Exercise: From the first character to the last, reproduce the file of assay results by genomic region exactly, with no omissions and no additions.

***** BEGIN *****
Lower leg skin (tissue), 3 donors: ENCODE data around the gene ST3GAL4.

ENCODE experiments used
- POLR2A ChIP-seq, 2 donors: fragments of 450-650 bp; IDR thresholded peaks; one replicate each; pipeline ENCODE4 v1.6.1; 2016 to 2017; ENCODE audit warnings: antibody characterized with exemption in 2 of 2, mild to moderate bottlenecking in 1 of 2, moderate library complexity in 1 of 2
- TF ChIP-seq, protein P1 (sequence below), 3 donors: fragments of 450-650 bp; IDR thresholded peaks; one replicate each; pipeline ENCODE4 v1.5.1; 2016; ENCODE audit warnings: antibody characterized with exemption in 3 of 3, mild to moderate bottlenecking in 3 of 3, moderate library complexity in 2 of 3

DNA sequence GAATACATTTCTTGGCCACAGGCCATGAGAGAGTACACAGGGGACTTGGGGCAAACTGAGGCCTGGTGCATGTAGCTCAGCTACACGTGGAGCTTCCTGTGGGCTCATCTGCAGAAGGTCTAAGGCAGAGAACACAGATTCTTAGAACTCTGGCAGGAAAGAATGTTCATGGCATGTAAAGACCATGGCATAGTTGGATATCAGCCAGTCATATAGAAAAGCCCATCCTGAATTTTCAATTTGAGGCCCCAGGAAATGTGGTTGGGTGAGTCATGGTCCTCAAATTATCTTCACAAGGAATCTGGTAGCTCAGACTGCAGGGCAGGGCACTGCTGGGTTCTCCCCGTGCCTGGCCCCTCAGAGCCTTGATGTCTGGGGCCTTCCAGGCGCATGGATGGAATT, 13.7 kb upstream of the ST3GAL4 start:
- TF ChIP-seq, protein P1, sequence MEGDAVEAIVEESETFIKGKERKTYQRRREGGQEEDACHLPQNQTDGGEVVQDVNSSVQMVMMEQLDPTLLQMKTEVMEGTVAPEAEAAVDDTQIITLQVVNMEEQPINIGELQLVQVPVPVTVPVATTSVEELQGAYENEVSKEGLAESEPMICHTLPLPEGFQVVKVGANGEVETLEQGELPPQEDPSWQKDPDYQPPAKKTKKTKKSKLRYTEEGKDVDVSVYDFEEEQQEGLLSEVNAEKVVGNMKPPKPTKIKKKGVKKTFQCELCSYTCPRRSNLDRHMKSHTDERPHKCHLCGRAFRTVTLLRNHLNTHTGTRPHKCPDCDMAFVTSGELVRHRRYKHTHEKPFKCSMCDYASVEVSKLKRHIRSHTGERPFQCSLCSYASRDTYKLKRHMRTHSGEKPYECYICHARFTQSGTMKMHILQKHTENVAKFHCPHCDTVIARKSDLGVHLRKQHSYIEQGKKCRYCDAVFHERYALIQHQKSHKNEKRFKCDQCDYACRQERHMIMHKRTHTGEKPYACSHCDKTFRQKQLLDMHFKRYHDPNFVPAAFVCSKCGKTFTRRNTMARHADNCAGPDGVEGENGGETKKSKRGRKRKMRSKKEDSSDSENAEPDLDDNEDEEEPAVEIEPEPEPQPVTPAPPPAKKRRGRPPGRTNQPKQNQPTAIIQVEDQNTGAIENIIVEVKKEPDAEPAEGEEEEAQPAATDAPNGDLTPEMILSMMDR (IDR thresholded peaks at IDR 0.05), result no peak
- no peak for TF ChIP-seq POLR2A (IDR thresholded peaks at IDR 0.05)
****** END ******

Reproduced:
Lower leg skin (tissue), 3 donors: ENCODE data around the gene ST3GAL4.

ENCODE experiments used
- POLR2A ChIP-seq, 2 donors: fragments of 450-650 bp; IDR thresholded peaks; one replicate each; pipeline ENCODE4 v1.6.1; 2016 to 2017; ENCODE audit warnings: antibody characterized with exemption in 2 of 2, mild to moderate bottlenecking in 1 of 2, moderate library complexity in 1 of 2
- TF ChIP-seq, protein P1 (sequence below), 3 donors: fragments of 450-650 bp; IDR thresholded peaks; one replicate each; pipeline ENCODE4 v1.5.1; 2016; ENCODE audit warnings: antibody characterized with exemption in 3 of 3, mild to moderate bottlenecking in 3 of 3, moderate library complexity in 2 of 3

DNA sequence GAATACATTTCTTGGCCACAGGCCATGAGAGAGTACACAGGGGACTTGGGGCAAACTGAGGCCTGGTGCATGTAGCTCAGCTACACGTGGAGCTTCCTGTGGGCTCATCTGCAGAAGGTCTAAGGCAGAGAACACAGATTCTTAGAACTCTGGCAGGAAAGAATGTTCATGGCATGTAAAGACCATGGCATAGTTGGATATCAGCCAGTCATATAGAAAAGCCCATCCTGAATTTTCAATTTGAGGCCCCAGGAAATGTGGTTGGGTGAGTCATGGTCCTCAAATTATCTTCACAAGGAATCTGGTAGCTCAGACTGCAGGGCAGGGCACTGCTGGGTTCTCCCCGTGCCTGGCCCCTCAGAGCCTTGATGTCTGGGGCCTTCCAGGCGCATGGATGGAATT, 13.7 kb upstream of the ST3GAL4 start:
- TF ChIP-seq, protein P1, sequence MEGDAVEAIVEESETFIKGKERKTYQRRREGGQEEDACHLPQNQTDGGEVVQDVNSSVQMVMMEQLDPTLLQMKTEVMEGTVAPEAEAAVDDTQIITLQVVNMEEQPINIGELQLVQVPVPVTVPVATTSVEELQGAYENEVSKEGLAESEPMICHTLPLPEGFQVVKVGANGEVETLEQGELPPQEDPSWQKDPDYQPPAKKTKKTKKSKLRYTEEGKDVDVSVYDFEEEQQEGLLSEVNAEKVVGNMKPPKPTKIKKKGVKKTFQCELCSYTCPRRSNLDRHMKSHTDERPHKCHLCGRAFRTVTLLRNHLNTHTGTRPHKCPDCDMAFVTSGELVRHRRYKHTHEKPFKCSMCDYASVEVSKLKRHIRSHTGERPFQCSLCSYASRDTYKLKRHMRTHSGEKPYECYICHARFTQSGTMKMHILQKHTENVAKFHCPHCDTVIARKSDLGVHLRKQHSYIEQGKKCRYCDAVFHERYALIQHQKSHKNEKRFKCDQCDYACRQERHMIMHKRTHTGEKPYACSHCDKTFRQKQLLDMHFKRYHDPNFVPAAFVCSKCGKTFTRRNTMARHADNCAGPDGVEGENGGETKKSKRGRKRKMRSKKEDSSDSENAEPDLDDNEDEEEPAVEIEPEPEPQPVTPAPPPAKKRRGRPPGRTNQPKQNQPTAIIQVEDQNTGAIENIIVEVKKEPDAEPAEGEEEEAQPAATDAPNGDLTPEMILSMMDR (IDR thresholded peaks at IDR 0.05), result no peak
- no peak for TF ChIP-seq POLR2A (IDR thresholded peaks at IDR 0.05)